As I mentioned in my last post, 2010 was a great year for music, in my opinion, and my "Top 30 albums of 2010" list clearly reflected this. But one thing I hate about such lists (apart from their obvious redundancy), is that you always discover records about a month too late that should definitely have featured, even though they came out in the relevant year! Always! And such is the case of the next two albums I'm going to hail, both of which would have been top 10 shoo-ins had I heard them before I finished my list.

First up is Waving Goodbye, by San Francisco-based artist Sex Worker (Not Not Fun, 2010). This is the vehicle for the man behind the provocative moniker, Daniel Martin-McCormick, to use music as a way of exploring the dark and unsavoury aspects of the sex trade. And so what we have with Waving Goodbye (a very potent and immediately evocative title) are 6 eclectic and offbeat electro-pop tracks that disturbingly evoke the shadowy world of lost souls, grimy violence and dangerous sex that so many women around the world are forced to inhabit, all in the name of satisfying the basest instincts of men. The opening track, "Tough love" perfectly sets the tone, and is also the album's standout piece, as a loping drum machine beat and snaky, melancholic synth lines set an infectious groove over which Martin-McCormick scream-sings in a distorted, agonised falsetto. It's a nightmarish vision of violent, exploitative "love" (read: sex), as his voice literally seems to rip asunder under the weight of the horror he appears to be actually witnessing, as if he's some unfortunate pop singer forced to serenade a bunch of greasy, noxious johns in a run-down brothel. More "relaxing" is the unusual and surprisingly apt cover of Corona's 90s pop standard "Rhythm of the Night", where infectiously bland grooves and banal lyrics become a world-weary paean to lost innocence. The rest of the album follows a similar Jekyll-and-Hyde formula, between deliberately tired and defeated jazzy pop and Ono-worthy primal screaming set to bursts of fierce electronic noise. Closer "Honeymoon Babylon", with its driving, but muffled, beat, and lamenting vocals, feels like an expression of defeated hope, a sense that, maybe things could get better, but Sex Worker doesn't really believe it. Waving Goodbye is a powerful and ferocious statement, and one that I urge all to tap into quickly. Like the women Daniel Martin-McCormick empathises with so much, this album feels like it may evaporate into the night at any time, never to be heard from again...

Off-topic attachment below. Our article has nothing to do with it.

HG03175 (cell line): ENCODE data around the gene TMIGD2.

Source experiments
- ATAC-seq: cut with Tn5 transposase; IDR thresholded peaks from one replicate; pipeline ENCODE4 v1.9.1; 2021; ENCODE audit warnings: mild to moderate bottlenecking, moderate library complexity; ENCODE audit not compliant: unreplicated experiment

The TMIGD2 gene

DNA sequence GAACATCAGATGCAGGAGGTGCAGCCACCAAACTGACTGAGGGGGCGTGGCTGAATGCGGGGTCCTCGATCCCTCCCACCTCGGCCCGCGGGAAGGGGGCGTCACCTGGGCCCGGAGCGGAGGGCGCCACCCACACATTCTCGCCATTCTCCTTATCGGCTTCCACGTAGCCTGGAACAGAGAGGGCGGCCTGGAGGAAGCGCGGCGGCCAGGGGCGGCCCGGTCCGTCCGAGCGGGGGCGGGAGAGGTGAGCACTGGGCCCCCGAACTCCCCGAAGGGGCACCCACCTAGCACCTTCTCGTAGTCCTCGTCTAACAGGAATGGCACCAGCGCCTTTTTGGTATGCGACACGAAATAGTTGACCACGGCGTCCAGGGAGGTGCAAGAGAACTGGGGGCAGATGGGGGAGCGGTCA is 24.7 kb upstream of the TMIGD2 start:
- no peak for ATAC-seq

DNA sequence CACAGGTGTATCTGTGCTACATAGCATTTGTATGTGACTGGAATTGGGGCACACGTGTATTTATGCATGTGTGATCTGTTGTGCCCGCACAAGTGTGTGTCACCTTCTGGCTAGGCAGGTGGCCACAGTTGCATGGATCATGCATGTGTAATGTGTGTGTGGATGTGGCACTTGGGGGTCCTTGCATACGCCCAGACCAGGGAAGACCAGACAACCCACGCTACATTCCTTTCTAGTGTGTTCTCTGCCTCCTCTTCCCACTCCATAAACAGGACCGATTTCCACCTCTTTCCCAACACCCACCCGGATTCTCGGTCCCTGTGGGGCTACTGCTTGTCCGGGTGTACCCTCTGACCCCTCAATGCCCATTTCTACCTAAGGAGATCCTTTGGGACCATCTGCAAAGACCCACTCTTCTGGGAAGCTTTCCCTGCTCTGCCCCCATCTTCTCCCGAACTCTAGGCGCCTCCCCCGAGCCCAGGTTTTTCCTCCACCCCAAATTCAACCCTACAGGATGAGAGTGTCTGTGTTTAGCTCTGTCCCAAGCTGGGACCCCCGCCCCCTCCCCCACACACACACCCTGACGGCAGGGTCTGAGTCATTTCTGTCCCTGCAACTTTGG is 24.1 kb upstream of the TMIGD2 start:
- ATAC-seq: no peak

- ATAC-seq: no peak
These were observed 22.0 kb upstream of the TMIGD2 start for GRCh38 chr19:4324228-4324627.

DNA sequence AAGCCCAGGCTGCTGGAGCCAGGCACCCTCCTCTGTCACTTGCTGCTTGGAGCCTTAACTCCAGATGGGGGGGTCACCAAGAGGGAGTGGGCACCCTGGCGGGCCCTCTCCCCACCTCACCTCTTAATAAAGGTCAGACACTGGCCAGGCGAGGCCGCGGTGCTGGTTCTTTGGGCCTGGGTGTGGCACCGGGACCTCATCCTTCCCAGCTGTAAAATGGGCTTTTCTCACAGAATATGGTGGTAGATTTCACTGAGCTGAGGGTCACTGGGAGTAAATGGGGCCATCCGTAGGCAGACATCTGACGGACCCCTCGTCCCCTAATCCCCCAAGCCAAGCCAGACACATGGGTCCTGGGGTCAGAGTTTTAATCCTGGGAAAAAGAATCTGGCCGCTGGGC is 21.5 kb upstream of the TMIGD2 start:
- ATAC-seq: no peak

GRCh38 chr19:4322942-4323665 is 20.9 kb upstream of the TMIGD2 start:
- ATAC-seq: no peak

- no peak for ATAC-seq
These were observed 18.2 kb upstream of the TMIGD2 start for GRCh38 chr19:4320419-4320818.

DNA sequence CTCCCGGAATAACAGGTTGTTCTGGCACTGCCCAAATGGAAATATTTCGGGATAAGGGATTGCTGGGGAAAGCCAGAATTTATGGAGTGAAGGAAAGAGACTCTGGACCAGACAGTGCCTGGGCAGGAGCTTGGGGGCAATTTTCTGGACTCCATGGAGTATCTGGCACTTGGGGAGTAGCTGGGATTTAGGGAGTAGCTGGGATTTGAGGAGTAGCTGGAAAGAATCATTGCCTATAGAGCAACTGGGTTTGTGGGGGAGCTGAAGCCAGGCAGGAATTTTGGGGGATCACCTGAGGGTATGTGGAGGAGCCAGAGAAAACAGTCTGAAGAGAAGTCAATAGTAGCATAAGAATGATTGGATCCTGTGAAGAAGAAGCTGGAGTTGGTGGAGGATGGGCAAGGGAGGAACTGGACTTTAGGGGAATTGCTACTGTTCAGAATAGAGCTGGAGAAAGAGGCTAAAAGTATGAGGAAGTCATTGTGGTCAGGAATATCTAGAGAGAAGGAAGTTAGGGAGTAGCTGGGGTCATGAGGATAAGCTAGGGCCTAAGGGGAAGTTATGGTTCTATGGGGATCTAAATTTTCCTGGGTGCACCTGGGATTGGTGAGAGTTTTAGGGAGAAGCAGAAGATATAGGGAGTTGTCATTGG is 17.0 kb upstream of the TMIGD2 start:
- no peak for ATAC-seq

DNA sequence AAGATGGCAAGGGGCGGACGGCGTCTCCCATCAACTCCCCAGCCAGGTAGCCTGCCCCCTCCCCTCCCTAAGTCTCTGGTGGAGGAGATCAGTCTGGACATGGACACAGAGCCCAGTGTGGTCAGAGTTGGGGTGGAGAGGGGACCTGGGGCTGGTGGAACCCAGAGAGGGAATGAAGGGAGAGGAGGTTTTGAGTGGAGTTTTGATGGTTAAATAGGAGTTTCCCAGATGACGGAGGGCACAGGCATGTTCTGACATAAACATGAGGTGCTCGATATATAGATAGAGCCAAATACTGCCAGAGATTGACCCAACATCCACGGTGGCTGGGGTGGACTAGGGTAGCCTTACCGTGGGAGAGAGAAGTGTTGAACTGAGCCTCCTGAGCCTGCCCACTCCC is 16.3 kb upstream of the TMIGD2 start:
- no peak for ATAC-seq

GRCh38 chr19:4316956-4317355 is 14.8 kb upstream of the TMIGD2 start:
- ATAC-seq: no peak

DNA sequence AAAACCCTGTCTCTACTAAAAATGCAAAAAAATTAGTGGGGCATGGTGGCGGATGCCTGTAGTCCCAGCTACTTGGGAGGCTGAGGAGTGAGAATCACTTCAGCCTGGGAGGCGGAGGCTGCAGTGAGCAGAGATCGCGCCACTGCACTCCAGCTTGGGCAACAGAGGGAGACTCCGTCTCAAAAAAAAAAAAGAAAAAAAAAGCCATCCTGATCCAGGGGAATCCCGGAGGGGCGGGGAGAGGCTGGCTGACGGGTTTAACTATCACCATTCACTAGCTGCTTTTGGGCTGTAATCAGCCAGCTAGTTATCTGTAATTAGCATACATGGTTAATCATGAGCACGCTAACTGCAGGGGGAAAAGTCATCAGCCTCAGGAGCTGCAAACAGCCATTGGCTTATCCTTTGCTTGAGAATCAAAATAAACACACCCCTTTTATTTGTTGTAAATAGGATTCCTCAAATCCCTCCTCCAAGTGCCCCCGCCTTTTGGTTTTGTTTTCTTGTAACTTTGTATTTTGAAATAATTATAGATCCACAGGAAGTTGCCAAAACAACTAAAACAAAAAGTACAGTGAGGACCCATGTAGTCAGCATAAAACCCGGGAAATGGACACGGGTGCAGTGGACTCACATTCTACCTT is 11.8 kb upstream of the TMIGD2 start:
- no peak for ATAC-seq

In January's summary of 2010, The Wire magazine ran an interesting article by Joseph Stannard about the resurgence of "horror movie culture" in modern "alternative" music. Pointedly -and correctly- deriding the "Splatter pack" torture porn of unimaginative twerps like Eli Roth, Stannard noted that many bands, notably among the drone/horror scenes, and on the Not Not Fun roster, were returning to the sense of gritty terror and -this is key- awe that defined the second golden age of horror, i.e. the seventies. This decade gave us on the one hand, in America, dusty, grimy, faux-realistic horrors like The Texas Chainsaw massacre, specifically in this context its found-sound and effects-laden score; and on the other, in Italy, the baroque excess of Dario Argento and Lucio Fulci, who sonically were defined by their association with bombastic prog rock bands like Goblin. And it is to these sounds, the clinks and clanks of vintage American horror, or the swirling atmospheric synths of Suspiria or Inferno, not to mention a dashing of creepy, Wicker Man-inspired British psych-folk, that acts as varied as Hair Police, Demdike Stare, Ensemble Economique, Skullflower, Umberto and Black Mountain Transmitter have turned, with arresting results.